Facebook Advertising: An In-House Guide To Getting Started
If your in-house programs for Google, Yahoo and Bing are running like well-oiled machines, it’s time to start poking around for new online marketing channels to test. An option many online marketers report increasing success with is Facebook ads. Facebook advertising doesn’t work quite like a search engine does, so read on for a primer to getting started.
Setting campaign goals
Many in-house marketers are running Facebook ads to promote their Facebook social media marketing efforts by promoting a page, group, or other Facebook feature. There’s nothing wrong with setting a goal related to social media, like number of new fans or friends, but there’s equally nothing wrong with setting more traditional campaign goals (direct sales, site traffic) for your Facebook advertising efforts.
Whatever choice you make, keep the campaigns distinct. Promoting your Facebook social media will necessitate different ad texts, URLs, calls to action and probably spend levels than a more traditional online marketing campaign driving traffic direct to your site. Don’t mix and match them if you decide to market via Facebook ads for both.
Creating Facebook ads
When creating Facebook ads that link to a non-Facebook site, definitely use tracking parameters in URLs (or another method of tracking) as you would for any online marketing. Facebook ads also really benefit from including an image. Click-through rate is much higher for ads with images than those that are text only. Otherwise test ads as you would for any online marketing to see what works best.
The key feature of Facebook advertising is the robust targeting options. Besides location, demographic and language targeting options, there’s a robust set of likes, interests and connections options that are worth exploring.
For Likes and Interests targeting, explore keywords that are relevant to your site, but also explore competitor or related brand names that would also be of interest to your target audience. For example, if advertising for Gap, you might also want to target people who are interested in Old Navy, J Crew, or related brands as well as generic terms like “fashion” or “clothes”. Take note of Facebook’s suggestions as they can provide additional ideas.
Connections on Facebook provides powerful targeting features. You can choose to target profiles that are only connected to a group or page you manage, which is a great way to market to your current audience. The more compelling feature is to exclude this audience by focusing on those Facebook profiles which are not already connected to your group or page. If your campaign is set on generating new customers or fans, this feature will help narrow the focus of your campaign.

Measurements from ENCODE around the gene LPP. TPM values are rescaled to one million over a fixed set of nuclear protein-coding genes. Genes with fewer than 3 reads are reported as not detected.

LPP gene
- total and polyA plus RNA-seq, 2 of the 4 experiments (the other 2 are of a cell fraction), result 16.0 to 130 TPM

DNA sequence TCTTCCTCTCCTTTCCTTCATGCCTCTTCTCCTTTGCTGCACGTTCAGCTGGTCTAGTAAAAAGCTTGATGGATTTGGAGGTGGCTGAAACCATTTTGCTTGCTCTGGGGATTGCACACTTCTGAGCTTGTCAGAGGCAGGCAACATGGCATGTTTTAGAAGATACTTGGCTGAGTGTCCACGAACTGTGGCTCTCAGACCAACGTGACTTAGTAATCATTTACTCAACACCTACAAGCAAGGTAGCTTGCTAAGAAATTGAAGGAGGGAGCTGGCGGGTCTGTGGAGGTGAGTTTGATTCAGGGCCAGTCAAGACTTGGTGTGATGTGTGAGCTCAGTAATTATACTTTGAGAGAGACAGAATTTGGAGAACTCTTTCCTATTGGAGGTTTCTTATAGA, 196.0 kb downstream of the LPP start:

Targeting Friends of Connections can also help narrow focus further to those profiles which are friends of people connected to your group or page, therefore possibly a more relevant (like minded) audience for your offering than a broader demographic or likes and interest preference.
One additional element to consider is encouraging people to “like” your Facebook ad. Facebook is vague on what exactly the number of likes determines: “We will then take this feedback into account as we continue to improve our advertising systems for all advertisers and users.” But it could lead to increased ad serving via a measure similar to Quality Score. Therefore, encouraging friends or fans to like the ad, if possible given your targeting, may help the ad’s success.
Facebook ads are a lot more like running a banner or display campaign than search engine marketing; don’t expect a search engine marketing result for direct sales campaigns. Click-through rates are generally lower than search and conversion rates can also be low. That said, some advertisers are a great fit and see wild success via these campaigns, others are disappointed with the results when comparing to other marketing channels.
Branding can be an important element of success measurement for Facebook. There’s no denying it’s a highly trafficked site and one that many online marketers feel they simply need or benefit from a presence on Facebook as part of their competitive strategy. Since CTRs are on the low side and pricing is CPC based, there are a lot of free impressions being generated for an advertiser.
Some opinions expressed in this article may be those of a guest author and not necessarily Search Engine Land. Staff authors are listed here.
(Some images used under license from Shutterstock.com.)
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